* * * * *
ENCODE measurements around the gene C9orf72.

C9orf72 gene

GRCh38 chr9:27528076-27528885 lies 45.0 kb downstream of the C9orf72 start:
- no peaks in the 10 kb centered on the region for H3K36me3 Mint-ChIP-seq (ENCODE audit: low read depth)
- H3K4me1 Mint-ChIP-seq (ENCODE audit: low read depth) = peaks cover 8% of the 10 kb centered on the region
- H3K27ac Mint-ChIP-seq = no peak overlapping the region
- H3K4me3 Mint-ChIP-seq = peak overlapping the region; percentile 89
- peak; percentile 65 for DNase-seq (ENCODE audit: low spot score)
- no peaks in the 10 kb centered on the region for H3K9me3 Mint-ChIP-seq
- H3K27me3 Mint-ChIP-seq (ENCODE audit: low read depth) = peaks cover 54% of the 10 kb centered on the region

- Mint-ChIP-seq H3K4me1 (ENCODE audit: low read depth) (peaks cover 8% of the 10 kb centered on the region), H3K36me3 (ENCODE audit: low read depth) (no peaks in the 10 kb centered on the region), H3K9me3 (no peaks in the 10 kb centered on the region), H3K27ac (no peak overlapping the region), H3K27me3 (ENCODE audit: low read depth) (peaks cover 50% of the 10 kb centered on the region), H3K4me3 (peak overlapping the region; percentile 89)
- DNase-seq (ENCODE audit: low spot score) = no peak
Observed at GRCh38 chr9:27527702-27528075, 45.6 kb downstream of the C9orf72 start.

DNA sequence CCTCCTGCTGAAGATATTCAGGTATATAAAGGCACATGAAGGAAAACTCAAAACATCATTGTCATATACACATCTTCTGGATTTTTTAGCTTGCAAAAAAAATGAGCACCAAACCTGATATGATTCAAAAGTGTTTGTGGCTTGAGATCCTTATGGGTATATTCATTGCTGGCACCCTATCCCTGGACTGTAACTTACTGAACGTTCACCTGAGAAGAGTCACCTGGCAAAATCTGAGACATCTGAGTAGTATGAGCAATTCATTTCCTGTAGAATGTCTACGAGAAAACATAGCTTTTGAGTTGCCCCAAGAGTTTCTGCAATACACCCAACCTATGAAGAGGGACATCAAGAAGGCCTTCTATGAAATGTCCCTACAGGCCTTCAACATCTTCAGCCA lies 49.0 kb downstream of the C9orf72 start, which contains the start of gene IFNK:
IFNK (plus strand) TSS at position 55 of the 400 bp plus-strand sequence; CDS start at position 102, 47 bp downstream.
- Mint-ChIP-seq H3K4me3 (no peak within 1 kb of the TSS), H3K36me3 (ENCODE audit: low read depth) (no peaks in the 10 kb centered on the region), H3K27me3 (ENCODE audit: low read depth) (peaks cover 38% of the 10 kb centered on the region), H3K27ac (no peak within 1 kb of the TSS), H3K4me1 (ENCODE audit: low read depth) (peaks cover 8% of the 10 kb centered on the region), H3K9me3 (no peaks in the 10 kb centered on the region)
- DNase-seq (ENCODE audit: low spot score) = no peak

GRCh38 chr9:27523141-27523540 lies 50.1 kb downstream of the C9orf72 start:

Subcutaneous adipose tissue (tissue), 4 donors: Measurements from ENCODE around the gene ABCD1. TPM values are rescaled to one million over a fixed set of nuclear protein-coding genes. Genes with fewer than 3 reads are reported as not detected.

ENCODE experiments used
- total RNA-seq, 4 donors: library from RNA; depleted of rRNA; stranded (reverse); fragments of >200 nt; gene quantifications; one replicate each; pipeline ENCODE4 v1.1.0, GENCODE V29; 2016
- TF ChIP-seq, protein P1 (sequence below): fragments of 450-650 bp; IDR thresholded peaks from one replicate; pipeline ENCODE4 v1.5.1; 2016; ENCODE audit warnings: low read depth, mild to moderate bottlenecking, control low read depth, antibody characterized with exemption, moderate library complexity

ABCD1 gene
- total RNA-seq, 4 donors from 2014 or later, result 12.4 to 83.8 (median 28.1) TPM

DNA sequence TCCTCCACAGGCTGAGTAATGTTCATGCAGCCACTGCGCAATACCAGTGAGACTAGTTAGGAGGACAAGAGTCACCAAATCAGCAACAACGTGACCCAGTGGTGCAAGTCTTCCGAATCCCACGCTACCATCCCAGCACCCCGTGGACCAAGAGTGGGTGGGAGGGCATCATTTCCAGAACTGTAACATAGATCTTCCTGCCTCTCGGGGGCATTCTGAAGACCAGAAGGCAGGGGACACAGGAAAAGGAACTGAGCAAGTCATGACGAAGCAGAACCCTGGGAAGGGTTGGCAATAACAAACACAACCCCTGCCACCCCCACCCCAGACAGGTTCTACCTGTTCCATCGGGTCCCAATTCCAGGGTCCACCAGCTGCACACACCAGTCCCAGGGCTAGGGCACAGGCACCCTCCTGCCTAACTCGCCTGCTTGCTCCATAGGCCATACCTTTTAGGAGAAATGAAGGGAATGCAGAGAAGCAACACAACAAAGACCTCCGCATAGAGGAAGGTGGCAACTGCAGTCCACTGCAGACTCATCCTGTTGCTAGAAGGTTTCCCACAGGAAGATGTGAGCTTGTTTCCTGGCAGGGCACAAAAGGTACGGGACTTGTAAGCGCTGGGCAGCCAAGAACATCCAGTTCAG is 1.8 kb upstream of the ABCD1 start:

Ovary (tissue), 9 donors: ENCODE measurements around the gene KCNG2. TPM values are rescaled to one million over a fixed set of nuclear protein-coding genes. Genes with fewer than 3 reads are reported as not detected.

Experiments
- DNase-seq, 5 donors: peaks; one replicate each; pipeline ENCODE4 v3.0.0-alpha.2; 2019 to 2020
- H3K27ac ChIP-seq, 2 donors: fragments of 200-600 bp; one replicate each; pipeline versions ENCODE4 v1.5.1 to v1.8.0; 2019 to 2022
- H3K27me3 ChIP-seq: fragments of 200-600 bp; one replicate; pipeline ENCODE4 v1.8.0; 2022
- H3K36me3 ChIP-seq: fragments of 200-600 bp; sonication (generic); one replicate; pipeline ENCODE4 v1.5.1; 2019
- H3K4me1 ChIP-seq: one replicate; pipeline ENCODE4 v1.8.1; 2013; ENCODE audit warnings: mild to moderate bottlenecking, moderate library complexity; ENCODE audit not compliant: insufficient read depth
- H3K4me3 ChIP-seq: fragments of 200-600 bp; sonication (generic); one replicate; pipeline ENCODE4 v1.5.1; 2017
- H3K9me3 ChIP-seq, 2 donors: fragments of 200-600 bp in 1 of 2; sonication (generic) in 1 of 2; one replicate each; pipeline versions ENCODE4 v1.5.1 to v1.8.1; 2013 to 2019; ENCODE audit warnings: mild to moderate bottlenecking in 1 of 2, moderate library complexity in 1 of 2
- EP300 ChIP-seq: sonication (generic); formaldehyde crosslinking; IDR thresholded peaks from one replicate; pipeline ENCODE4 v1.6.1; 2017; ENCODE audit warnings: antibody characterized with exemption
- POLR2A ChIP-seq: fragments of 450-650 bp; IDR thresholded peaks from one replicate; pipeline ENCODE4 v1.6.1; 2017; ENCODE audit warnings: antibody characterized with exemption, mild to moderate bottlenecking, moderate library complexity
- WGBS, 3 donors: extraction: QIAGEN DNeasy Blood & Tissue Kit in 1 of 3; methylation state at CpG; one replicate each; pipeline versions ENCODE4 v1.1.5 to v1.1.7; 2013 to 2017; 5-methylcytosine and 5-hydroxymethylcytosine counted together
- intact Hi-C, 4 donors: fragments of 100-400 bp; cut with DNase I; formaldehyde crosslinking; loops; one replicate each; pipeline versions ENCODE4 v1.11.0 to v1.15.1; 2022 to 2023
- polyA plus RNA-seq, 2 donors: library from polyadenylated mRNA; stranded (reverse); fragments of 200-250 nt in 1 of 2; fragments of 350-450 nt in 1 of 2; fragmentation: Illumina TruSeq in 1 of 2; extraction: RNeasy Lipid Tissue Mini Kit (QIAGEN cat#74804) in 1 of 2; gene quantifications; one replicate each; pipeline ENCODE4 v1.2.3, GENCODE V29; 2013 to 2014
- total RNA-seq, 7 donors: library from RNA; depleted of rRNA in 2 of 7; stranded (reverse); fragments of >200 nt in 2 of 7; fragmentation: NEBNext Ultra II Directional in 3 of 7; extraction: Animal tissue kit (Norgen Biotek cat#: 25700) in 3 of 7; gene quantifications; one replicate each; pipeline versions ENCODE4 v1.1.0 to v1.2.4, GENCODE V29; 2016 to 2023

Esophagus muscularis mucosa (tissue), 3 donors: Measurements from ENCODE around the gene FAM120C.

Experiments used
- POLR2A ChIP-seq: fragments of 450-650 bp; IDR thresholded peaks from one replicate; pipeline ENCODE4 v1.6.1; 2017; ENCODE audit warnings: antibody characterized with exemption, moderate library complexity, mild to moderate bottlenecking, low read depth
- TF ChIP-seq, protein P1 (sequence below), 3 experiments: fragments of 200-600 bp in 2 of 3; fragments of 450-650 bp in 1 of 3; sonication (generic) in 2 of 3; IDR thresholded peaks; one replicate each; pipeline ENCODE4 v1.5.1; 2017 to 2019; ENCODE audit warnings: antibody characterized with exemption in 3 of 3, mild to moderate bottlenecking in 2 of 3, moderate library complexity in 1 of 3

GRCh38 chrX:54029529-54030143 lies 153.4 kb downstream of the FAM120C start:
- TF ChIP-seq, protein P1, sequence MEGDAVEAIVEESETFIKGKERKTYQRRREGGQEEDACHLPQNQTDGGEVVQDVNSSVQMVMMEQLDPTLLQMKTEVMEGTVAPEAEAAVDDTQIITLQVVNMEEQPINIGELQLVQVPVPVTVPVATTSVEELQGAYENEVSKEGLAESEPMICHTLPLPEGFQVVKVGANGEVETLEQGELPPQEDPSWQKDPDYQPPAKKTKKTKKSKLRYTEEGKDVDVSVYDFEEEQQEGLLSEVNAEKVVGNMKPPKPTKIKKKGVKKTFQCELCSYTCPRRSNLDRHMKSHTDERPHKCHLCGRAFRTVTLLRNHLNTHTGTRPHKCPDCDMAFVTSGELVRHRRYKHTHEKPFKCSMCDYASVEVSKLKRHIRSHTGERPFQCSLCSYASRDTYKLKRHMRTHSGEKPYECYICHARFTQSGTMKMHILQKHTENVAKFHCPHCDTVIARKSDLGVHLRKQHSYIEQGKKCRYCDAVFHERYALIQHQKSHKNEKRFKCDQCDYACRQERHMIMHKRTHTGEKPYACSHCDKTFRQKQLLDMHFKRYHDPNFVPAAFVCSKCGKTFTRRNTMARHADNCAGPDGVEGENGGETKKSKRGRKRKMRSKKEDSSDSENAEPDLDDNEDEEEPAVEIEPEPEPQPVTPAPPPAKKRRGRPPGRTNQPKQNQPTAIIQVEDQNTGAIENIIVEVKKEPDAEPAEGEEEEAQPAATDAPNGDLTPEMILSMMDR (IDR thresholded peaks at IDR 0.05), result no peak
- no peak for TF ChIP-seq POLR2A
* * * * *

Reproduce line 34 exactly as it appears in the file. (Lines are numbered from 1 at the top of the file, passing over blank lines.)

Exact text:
- H3K9me3 ChIP-seq, 2 donors: fragments of 200-600 bp in 1 of 2; sonication (generic) in 1 of 2; one replicate each; pipeline versions ENCODE4 v1.5.1 to v1.8.1; 2013 to 2019; ENCODE audit warnings: mild to moderate bottlenecking in 1 of 2, moderate library complexity in 1 of 2